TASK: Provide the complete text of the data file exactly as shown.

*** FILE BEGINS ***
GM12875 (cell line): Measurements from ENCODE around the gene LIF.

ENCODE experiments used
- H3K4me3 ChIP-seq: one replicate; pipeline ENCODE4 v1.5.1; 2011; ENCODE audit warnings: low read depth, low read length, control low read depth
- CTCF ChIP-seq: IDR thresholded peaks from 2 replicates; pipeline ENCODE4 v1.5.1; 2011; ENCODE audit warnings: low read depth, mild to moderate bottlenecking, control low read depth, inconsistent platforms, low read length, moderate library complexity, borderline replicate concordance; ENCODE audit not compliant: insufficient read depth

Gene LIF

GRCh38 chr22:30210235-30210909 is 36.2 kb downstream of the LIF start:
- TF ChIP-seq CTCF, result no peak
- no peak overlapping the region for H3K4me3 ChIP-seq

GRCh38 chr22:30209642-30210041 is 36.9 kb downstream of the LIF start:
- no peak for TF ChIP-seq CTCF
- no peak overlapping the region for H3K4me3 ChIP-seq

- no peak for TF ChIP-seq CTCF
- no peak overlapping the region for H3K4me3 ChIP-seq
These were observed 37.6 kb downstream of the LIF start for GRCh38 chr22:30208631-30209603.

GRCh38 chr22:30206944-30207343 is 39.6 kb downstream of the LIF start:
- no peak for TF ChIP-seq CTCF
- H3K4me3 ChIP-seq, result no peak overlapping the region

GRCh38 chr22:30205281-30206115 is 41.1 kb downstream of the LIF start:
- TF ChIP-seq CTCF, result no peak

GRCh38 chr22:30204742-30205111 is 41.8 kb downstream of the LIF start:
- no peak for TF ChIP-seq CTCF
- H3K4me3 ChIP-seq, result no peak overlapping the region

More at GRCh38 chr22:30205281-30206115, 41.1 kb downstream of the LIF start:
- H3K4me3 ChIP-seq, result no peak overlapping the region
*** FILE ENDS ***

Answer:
GM12875 (cell line): Measurements from ENCODE around the gene LIF.

ENCODE experiments used
- H3K4me3 ChIP-seq: one replicate; pipeline ENCODE4 v1.5.1; 2011; ENCODE audit warnings: low read depth, low read length, control low read depth
- CTCF ChIP-seq: IDR thresholded peaks from 2 replicates; pipeline ENCODE4 v1.5.1; 2011; ENCODE audit warnings: low read depth, mild to moderate bottlenecking, control low read depth, inconsistent platforms, low read length, moderate library complexity, borderline replicate concordance; ENCODE audit not compliant: insufficient read depth

Gene LIF

GRCh38 chr22:30210235-30210909 is 36.2 kb downstream of the LIF start:
- TF ChIP-seq CTCF, result no peak
- no peak overlapping the region for H3K4me3 ChIP-seq

GRCh38 chr22:30209642-30210041 is 36.9 kb downstream of the LIF start:
- no peak for TF ChIP-seq CTCF
- no peak overlapping the region for H3K4me3 ChIP-seq

- no peak for TF ChIP-seq CTCF
- no peak overlapping the region for H3K4me3 ChIP-seq
These were observed 37.6 kb downstream of the LIF start for GRCh38 chr22:30208631-30209603.

GRCh38 chr22:30206944-30207343 is 39.6 kb downstream of the LIF start:
- no peak for TF ChIP-seq CTCF
- H3K4me3 ChIP-seq, result no peak overlapping the region

GRCh38 chr22:30205281-30206115 is 41.1 kb downstream of the LIF start:
- TF ChIP-seq CTCF, result no peak

GRCh38 chr22:30204742-30205111 is 41.8 kb downstream of the LIF start:
- no peak for TF ChIP-seq CTCF
- H3K4me3 ChIP-seq, result no peak overlapping the region

More at GRCh38 chr22:30205281-30206115, 41.1 kb downstream of the LIF start:
- H3K4me3 ChIP-seq, result no peak overlapping the region